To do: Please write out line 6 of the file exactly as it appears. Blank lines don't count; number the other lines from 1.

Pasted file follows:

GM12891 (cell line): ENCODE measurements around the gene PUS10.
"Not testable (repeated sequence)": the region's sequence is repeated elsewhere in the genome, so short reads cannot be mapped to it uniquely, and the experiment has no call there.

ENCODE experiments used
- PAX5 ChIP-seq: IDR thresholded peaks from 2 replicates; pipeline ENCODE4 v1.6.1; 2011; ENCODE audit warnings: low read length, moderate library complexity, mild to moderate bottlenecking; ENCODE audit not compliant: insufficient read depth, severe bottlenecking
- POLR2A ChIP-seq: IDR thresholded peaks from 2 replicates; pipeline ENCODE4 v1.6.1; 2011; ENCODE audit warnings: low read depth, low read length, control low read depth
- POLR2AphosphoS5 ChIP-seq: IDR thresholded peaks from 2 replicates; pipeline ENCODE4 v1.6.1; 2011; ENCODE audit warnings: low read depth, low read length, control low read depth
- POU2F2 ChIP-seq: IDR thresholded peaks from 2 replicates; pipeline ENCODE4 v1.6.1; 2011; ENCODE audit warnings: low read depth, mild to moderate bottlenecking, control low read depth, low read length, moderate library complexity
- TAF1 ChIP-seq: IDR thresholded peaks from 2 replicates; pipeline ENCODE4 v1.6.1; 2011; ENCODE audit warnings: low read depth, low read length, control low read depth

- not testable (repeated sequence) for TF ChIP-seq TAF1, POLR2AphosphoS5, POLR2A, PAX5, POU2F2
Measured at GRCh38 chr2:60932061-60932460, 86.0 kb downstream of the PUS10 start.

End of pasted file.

- POLR2AphosphoS5 ChIP-seq: IDR thresholded peaks from 2 replicates; pipeline ENCODE4 v1.6.1; 2011; ENCODE audit warnings: low read depth, low read length, control low read depth